It can be difficult to pick up the guitar with enough gain-before-feedback and isolation. A pickup is a good solution. Plug a phone-to-phone guitar cord into the guitar’s endpin jack, which is wired to the pickup. Connect the guitar cord to a direct box, and connect the direct box to a mic input. Set the ground-lift switch on the direct box to the position where you monitor the least hum (usually not lifted).

While a pickup provides excellent gain and isolation, it tends to sound “electric.” Some guitarists prefer to combine a pickup with a microphone to add some “air” and string sound. A number of pickup manufacturers offer a kit that combines a mic and a pickup. The two devices plug into a small mixer, and you connect the mixer output to a direct box.

One way to mike the guitar with good isolation is to tape a miniature omni or cardioid mic onto the guitar body at the edge of the sound hole (Fig. 3, top). The sound is bassy there, so roll off some low frequencies around 80 Hz with your mixer’s EQ. A great-sounding mic technique is to place a cardioid condenser mic near the 12th fret, where the neck joins the body (Fig. 3, bottom). This method might pick up too much leakage if loud instruments are playing at the same time as the guitar.

For a singing guitarist, angle the vocal mic upward toward the mouth and angle the guitar mic (if any) down toward the guitar. This increases isolation and prevents phase interference between the two mics, which can color the sound.

>Electric bass and synthesizer
Plug the instrument into a direct box. Connect the XLR output of the direct box to your mixer’s mic input, and connect the phone-jack output of the direct box to the player’s onstage amplifier (if any). Some guitar amps have a direct-out on the back so that you can plug directly into the amp.

Electric guitar
Some guitar players use a guitar amp; others use a guitar-amp simulator such as the Line Six Pod. If the amp is part of the guitarist’s sound (including amp distortion), mike the amp very close to one speaker, a few inches off-center, using a directional microphone (dynamic, ribbon or condenser). Otherwise, just plug a direct box into the amp-simulator output or the guitarist’s effects output.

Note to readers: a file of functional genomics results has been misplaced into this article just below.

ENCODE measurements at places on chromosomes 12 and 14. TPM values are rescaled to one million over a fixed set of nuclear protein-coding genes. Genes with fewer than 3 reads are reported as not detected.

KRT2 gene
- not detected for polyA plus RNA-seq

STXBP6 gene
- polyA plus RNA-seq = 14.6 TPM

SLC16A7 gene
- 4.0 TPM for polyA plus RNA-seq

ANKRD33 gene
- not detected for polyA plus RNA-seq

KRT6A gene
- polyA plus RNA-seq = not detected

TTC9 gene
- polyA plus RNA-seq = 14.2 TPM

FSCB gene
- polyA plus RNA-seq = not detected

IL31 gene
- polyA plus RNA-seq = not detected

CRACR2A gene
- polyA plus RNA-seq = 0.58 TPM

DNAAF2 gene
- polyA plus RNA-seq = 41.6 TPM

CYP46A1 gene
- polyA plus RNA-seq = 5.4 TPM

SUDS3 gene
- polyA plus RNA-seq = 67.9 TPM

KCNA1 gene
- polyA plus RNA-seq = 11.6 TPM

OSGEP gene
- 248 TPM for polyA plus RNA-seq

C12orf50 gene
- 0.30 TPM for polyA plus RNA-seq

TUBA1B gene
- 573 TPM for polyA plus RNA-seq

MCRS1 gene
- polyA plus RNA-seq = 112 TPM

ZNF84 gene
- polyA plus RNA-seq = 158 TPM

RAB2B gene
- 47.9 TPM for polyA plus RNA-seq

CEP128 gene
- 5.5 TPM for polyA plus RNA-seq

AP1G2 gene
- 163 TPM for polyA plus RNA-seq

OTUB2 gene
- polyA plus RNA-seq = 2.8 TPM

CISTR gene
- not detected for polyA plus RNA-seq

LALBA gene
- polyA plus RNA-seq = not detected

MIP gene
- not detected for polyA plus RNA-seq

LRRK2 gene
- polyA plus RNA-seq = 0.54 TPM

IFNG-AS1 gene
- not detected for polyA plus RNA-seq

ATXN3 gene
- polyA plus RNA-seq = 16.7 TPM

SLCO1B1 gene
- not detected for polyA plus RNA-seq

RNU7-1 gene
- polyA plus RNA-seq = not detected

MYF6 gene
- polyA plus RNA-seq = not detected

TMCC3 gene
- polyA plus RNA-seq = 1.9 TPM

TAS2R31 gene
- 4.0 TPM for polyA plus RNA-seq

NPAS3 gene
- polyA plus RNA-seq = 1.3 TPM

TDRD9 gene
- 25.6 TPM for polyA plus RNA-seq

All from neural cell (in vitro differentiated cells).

Drum set
If the drummer is very loud, the drum sound can leak into other instruments’ microphones. To prevent this, you might surround the drummer with clear plexiglass panels.

First tune the drums to sound good. Try to have equal tension around each drum rim to prevent ugly-sounding beat frequencies. Here are some suggested techniques for each element of the drum set. (Fig. 4)

Snare: Cardioid dynamic or condenser mic about 2 inches above the rim, aiming at the head.

Toms: Cardioid dynamic or condenser mic about 2 inches above the rim and 2 inches in from the rim, aiming at the head. Mic-Eze makes clips that mount microphones on drum rims, eliminating the clutter of boom stands. Also, miniature clip-on mics can be used to reduce clutter.

Cymbals overhead: One or two cardioid condenser mics about 2 to 3 feet over the cymbals. This can be a spaced pair, coincident pair, or stereo mic.

Kick: Remove the front head and place a pillow or blanket against the bottom of the beater head. This dampens the vibration and tightens the beat. Ask the drummer to use a wooden or plastic beater, rather than felt, so that the attack of the beat will be clear. A typical mic for kick drum is a large dynamic mic with good low-frequency response. Another choice is a boundary mic. It often helps to cut a few dB around 400 Hz to reduce the papery tone.

If you can spare only a few microphones for the drum set, mike just the kick drum and cymbals, and maybe the snare.

Grand piano
One way to mike a grand piano is to tape two boundary microphones to the underside of the raised lid, one over the treble strings and one over the bass strings (Fig. 5). If feedback is a problem, close the lid and adjust your mixer equalization until the sound is natural. Often you’ll need to cut a few dB around 300 Hz or so.

Another option is to place two cardioid condenser mics about 8 inches horizontally from the hammers, 8 inches above the strings, over the bass and treble strings (Fig. 6). Some engineers prefer to put the bass mic toward the tail of the piano, over the soundboard.

An upright piano can be miked with two cardioid mics a few inches from the soundboard on the bass and treble sides.

A popular choice is a flat-response dynamic or ribbon mic on every one or two players. Be sure to follow the 3-to-1 rule of mic placement: the distance between mics should be at least 3 times the mic-to-source distance.

I hope that these miking tips give you better sound and enhance your services.